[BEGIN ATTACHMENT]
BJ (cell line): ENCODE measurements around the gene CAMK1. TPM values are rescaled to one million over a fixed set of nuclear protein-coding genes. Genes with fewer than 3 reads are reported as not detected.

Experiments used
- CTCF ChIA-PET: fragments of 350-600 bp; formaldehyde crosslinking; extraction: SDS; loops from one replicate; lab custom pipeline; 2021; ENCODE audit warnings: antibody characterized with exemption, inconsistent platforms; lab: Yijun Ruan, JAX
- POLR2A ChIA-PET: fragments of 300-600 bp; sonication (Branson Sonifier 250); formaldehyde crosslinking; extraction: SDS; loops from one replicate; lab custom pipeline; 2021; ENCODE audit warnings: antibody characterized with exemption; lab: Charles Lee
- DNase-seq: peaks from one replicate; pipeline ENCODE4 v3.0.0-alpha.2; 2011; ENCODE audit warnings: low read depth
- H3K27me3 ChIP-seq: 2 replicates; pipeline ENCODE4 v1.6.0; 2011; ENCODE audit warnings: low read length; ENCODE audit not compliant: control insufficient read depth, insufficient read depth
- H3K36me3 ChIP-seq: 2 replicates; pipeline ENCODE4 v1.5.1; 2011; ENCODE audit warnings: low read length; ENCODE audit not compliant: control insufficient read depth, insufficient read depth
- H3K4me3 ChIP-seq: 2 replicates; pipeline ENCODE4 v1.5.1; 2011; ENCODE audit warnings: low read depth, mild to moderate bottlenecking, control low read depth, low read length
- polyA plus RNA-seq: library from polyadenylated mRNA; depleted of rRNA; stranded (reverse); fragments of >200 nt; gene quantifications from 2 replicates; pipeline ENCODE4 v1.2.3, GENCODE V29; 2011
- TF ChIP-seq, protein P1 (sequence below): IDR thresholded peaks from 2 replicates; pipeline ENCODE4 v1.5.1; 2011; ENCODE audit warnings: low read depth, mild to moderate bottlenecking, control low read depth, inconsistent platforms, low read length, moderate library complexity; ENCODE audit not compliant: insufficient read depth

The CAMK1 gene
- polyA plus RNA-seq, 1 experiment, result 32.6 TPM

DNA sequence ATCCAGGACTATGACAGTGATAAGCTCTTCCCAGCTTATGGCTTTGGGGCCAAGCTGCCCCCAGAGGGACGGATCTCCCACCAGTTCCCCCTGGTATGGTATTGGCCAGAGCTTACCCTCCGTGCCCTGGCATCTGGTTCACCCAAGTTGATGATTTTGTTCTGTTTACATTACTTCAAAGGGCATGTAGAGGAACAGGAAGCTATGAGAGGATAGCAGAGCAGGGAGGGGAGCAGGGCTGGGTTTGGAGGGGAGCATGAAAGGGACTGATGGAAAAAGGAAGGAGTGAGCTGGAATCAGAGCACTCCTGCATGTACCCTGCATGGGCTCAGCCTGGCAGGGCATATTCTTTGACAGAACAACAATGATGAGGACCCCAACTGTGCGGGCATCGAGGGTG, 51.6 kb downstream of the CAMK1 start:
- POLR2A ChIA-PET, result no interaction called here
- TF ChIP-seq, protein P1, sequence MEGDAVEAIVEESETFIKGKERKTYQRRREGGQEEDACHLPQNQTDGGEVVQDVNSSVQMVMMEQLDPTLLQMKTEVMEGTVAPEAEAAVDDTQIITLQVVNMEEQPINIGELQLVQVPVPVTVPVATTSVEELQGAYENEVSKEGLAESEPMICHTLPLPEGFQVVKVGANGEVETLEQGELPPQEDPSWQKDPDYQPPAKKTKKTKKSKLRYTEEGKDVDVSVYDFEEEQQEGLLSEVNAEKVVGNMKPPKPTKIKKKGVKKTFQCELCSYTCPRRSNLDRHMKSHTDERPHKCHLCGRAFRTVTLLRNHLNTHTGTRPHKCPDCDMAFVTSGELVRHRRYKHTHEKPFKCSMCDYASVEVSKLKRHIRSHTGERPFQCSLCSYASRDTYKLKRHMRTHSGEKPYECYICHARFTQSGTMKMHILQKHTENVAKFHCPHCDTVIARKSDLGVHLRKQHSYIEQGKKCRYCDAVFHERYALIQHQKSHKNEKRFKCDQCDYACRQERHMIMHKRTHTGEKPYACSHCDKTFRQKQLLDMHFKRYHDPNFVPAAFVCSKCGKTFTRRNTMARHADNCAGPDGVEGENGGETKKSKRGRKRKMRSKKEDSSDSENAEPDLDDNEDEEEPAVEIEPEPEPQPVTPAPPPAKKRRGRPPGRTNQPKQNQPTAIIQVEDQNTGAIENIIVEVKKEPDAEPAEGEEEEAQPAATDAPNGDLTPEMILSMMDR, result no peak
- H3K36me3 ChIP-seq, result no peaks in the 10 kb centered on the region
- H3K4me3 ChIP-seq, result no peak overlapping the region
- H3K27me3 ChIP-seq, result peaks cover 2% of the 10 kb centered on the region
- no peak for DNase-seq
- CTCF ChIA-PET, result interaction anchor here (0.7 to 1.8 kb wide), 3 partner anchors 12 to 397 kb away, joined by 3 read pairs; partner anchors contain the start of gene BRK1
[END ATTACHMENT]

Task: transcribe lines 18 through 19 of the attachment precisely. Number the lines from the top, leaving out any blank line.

- H3K27me3 ChIP-seq, result peaks cover 2% of the 10 kb centered on the region
- no peak for DNase-seq